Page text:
Prayer Day 8 Forgive Us
Read His Words Before Ours!
“Forgive us our debts, as we also have forgiven our debtors.” (Matthew 6:12)
There are some concepts that are easily grasped, and there are others that are difficult and may take quite a bit of additional effort to adopt.
In my humble opinion, forgiveness is at the top of the list.
A friend of mine asked a very important question regarding this concept,
“Why do some people find it hard to forgive?”
Well, forgiveness isn’t always straightforward friends; it is as nuanced as the individuals involved on either side. Forgiveness takes effort and intention, often meaning that the end result may simply take time.
Maybe if we let ourselves off the hook by thinking of forgiveness as a journey,
rather than a destination to be reached,
we can release some of the difficultly associated with it.
Our central verse is at the heart of a teachable moment Jesus is having with the disciples who have just asked him how they should pray. The prayer ends with Jesus’ plea for forgiveness of debts, but not just forgiveness on its own.
It is coupled with,
and dependent upon,
the action of the pray-er.
“And forgive us of our debts,” Jesus says,
“as we have also forgiven our debtors.”
Jesus has instructed His disciples to
1.) forgive others
2.) then ask God for our forgiveness
3.) repeat as necessary.
Forgiveness is one of the bookends of the model prayer,
which places it at a high importance for how we should model our lives.
Why exactly would Jesus end the prayer with forgiveness rather than begin with it? Maybe He wanted it to be the last thing they heard.
Maybe it held the greatest weight.
Forgiveness is mentioned in various forms (forgive, forgiven, forgiveness, forgiving) in the Bible many times (at least 150 times).
Because forgiveness is at the root of restoration and healing.
A man who came to Jesus for physical healing, found himself hearing that his sins had been forgiven (Matthew 9:2).
A woman caught in the act of adultery and brought before Jesus, realized she had been restored, when He told her to “go and sin no more” (John 8:11, ESV).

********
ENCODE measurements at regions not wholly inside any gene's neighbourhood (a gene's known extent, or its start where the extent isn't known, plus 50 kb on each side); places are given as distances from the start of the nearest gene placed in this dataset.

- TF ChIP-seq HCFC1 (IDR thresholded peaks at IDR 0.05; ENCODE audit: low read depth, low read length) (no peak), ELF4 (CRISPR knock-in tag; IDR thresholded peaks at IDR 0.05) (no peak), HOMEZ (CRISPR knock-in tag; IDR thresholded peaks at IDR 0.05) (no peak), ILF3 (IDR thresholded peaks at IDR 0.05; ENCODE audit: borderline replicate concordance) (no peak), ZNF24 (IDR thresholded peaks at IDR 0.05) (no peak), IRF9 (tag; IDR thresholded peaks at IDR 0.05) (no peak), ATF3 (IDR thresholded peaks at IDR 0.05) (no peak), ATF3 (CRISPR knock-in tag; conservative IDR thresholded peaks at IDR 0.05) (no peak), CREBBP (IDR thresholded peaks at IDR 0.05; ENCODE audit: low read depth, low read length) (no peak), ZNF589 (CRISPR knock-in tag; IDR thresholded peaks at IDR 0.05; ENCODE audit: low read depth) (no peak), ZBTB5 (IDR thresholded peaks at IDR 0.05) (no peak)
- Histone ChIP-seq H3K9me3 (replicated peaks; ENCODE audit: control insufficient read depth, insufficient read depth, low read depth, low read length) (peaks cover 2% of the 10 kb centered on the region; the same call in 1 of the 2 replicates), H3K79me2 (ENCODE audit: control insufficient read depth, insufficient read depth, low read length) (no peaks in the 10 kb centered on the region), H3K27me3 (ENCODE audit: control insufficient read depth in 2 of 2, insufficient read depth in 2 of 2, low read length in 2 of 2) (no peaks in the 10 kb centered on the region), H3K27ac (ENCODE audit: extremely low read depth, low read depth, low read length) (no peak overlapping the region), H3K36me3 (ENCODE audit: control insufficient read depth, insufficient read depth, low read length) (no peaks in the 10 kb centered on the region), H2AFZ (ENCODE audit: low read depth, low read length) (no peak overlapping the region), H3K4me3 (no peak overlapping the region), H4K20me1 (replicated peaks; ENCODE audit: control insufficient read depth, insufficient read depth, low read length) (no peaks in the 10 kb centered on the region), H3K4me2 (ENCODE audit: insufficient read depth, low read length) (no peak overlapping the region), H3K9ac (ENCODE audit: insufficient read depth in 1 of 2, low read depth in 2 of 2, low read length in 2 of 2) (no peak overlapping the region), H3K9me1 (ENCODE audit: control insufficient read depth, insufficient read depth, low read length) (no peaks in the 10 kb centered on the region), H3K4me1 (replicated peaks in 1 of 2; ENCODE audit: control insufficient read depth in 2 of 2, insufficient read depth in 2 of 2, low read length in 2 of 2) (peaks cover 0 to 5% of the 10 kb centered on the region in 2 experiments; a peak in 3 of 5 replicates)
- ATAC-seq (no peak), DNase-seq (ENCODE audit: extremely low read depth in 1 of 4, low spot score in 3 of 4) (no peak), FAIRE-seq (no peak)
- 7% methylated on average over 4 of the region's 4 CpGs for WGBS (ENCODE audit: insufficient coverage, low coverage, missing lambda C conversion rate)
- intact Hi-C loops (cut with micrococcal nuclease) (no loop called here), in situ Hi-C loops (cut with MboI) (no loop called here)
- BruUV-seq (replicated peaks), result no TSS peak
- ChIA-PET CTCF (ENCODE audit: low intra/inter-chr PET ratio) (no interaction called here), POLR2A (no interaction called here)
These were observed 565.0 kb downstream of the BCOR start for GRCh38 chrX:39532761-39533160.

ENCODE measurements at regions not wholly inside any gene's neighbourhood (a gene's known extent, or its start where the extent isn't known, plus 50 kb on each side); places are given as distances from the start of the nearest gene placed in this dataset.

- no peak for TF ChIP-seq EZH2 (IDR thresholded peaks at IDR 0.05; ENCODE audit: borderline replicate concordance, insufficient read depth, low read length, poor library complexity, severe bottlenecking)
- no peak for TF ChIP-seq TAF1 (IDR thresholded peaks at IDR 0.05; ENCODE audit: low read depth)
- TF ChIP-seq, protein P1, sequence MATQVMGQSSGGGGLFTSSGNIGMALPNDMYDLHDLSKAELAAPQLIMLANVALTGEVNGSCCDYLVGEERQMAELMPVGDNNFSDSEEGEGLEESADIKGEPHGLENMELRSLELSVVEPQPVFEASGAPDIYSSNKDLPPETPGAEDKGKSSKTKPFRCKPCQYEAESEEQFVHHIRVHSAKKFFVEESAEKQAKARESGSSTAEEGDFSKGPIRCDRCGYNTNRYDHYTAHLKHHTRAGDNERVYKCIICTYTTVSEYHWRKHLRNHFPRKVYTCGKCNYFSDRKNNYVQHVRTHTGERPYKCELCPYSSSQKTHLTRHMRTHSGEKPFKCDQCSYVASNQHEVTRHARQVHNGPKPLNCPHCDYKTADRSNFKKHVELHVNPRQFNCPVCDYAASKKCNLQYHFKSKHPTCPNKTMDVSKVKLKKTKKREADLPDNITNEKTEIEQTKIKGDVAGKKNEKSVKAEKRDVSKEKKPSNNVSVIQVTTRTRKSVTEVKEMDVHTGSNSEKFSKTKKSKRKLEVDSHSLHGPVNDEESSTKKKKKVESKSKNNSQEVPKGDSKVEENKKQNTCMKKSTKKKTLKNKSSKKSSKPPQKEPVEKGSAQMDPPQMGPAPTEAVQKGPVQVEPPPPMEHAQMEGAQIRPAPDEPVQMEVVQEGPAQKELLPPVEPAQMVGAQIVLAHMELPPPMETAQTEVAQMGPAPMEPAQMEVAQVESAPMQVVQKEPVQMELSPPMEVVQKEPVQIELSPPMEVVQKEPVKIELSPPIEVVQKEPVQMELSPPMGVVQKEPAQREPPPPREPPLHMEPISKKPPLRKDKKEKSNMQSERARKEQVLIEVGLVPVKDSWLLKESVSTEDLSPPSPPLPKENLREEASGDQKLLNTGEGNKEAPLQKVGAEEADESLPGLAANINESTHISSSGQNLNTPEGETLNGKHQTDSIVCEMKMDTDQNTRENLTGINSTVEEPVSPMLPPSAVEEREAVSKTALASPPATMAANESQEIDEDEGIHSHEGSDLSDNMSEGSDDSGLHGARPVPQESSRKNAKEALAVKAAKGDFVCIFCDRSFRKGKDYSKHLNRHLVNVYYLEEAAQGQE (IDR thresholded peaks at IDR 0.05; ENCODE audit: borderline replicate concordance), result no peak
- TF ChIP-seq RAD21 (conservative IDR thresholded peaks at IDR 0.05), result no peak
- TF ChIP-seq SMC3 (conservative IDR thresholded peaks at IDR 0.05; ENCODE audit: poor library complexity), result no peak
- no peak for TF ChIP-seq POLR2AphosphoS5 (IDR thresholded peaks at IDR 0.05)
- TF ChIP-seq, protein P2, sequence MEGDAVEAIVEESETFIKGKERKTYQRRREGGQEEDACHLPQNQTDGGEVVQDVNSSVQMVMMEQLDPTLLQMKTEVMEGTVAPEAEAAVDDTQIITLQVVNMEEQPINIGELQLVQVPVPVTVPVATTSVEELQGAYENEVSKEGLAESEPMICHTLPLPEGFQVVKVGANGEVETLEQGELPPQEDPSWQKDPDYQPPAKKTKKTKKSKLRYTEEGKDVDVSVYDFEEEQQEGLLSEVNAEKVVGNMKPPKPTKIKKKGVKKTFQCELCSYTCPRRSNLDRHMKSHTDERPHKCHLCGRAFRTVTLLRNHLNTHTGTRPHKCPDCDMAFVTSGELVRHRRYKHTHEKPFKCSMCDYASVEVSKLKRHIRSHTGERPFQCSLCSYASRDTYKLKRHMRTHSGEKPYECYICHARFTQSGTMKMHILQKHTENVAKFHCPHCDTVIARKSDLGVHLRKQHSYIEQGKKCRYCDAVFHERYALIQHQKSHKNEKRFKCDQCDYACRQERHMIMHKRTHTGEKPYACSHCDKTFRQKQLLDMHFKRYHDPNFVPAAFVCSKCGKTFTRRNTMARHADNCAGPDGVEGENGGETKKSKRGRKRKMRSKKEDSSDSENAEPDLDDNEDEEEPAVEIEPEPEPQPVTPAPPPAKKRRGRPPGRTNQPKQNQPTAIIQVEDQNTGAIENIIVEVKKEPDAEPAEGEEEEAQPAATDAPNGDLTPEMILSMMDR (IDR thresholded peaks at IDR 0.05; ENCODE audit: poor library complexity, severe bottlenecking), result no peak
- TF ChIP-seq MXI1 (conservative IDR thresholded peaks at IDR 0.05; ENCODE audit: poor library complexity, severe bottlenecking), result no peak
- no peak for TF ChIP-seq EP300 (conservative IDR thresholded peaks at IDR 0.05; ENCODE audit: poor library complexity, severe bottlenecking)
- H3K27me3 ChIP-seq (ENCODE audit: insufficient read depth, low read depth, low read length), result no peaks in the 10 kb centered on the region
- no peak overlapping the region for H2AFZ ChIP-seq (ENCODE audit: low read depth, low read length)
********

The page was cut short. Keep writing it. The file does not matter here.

Jesus Himself embodied and represented to us the ultimate act of forgiveness in our restoration at Calvary, when He pleaded with His Father to “Forgive them, for they do not know what they are doing”. (Luke 23:34)
Forgiveness is also about relationship.
Peter needed some clarity on this also. In Matthew 18:21 (NIV), he asks Jesus how many times he must forgive someone (most translations say brother or sister) who has sinned against him. He throws out what he probably feels is an acceptable number: Seven. Jesus counters back and astonishes all within earshot, that he would need to multiply that number times 70 (verse 22).
Because we shouldn’t be able to keep count of the times we are called to forgive others, unless we are willing to have God do the same for us.
Forgiveness is the work of a lifetime, and it frees us from emotional bondage. Sometimes it is immediate, and sometimes years pass before we can admit to ourselves, and to others, that we have forgiven them. I must raise my hand and admit that I am still struggling with how this practically looks and feels in my life. This rings especially true in areas of great vulnerability for me such as friendships and family relationships.
I have given myself grace, because that’s what God does for me.
Just as Jesus calls us to forgive others before we ask forgiveness for ourselves, He reminds us that we are only able to forgive because we have been forgiven much. Our sinful nature places us precariously in the line of righteous judgement, but God through the blood of our advocate Jesus Christ, extends forgiveness to us.
How can we not do the same for others?
We would be no better than the wicked servant Jesus describes in
The man was forgiven much more than he could repay,
but refused to offer that same forgiveness to his brother, who owed him little.
Sisters, I do not in any way want to trivialize the hurt we encounter along life’s journey.
I want you to know God doesn’t either.
In fact, Psalm 56:8 lets us know how important our pain is to Him.
He keeps track of our sorrow,
He collects our tears in a bottle and records them in a book.
What a loving God!
There are some events and people that may seem beyond forgiveness,
yet forgiveness isn’t just for them, it’s also (often to a great degree) for us.
I can tell you what un-forgiveness is like.
It’s a prison of your own making.
Work toward forgiveness daily, being mindful of how you have been forgiven,
and renew your commitment to forgive even if it hurts – actually as often as it hurts.
We’re in this together!
Forgiveness is still working in and through me seventy times seven.
What about you?
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Thanks for joining us today as we journeyed into Prayer Week Two! Don’t miss out on the discussion below – we’d love to hear your thoughts!